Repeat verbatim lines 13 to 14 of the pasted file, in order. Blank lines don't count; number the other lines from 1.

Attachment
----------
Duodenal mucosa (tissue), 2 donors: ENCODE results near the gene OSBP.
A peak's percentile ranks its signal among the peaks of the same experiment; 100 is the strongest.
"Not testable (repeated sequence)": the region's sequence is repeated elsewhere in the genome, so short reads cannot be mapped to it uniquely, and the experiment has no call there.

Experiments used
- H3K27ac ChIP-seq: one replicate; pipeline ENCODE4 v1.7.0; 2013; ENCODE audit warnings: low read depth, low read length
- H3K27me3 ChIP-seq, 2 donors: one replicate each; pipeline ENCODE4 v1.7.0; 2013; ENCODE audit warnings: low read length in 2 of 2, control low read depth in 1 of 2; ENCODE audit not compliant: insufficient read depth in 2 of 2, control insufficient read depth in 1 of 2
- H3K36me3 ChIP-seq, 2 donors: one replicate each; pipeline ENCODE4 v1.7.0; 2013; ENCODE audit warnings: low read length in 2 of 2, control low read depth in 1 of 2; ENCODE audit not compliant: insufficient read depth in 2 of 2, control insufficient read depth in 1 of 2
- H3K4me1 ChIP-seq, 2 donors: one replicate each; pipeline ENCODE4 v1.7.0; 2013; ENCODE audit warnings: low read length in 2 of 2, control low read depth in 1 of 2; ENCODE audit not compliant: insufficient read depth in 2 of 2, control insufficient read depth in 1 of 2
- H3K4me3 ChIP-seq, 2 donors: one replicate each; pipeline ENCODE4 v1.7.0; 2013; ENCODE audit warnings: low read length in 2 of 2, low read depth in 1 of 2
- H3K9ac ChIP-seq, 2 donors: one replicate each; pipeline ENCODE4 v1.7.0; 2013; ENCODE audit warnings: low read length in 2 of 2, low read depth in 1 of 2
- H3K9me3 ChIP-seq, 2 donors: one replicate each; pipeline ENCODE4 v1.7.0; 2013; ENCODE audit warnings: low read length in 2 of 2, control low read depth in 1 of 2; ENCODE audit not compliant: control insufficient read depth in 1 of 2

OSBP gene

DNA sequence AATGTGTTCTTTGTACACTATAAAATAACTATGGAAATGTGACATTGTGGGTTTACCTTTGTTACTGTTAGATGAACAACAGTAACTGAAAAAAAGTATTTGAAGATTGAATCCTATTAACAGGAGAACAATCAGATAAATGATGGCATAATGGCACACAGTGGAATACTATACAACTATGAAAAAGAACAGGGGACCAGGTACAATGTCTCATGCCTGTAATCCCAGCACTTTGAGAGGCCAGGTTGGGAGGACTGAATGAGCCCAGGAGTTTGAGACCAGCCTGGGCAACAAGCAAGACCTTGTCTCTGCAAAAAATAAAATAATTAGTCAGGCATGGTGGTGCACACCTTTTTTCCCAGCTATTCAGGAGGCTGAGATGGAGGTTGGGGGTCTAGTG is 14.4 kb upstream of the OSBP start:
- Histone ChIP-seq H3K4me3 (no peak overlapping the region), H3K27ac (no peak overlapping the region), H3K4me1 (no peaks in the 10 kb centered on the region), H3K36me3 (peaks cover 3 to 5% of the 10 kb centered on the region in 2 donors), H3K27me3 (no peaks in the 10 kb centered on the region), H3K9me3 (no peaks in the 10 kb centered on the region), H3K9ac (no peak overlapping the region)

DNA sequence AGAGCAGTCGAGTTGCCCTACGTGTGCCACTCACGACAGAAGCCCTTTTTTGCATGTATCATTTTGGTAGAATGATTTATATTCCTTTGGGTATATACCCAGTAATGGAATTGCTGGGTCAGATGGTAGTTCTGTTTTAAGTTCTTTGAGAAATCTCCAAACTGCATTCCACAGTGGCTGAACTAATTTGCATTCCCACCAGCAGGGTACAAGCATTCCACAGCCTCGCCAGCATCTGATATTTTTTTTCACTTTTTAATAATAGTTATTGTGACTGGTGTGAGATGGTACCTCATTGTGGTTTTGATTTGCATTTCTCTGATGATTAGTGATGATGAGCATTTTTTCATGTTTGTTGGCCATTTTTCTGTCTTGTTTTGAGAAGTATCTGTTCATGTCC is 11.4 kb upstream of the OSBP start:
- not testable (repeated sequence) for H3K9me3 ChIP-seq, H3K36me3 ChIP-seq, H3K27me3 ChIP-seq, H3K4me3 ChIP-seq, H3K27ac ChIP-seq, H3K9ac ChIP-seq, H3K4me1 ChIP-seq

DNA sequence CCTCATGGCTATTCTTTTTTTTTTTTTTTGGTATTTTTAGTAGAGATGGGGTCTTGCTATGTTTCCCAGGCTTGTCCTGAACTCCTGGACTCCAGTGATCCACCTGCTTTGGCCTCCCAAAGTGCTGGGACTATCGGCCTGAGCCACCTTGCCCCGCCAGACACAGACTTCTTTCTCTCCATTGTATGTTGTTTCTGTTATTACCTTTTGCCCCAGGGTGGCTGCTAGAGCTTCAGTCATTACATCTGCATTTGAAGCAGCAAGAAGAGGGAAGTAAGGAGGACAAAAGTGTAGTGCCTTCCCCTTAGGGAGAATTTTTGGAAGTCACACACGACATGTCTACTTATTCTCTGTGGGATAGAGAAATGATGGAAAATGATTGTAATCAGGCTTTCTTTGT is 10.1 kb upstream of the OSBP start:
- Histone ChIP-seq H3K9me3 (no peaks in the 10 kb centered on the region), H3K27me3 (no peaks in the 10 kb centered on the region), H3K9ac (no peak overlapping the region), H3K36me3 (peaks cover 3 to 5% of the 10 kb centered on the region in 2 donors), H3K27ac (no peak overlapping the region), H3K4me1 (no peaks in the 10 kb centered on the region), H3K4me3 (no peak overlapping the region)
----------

DNA sequence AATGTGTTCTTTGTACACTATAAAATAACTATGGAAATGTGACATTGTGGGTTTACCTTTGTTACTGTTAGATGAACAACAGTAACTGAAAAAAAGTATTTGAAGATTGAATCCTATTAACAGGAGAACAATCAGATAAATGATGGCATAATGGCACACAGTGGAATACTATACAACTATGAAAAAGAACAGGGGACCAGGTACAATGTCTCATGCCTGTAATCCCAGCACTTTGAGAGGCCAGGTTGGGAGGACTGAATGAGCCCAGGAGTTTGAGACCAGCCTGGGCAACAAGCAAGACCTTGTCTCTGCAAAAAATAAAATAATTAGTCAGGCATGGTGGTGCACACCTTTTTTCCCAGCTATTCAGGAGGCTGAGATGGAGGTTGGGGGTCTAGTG is 14.4 kb upstream of the OSBP start:
- Histone ChIP-seq H3K4me3 (no peak overlapping the region), H3K27ac (no peak overlapping the region), H3K4me1 (no peaks in the 10 kb centered on the region), H3K36me3 (peaks cover 3 to 5% of the 10 kb centered on the region in 2 donors), H3K27me3 (no peaks in the 10 kb centered on the region), H3K9me3 (no peaks in the 10 kb centered on the region), H3K9ac (no peak overlapping the region)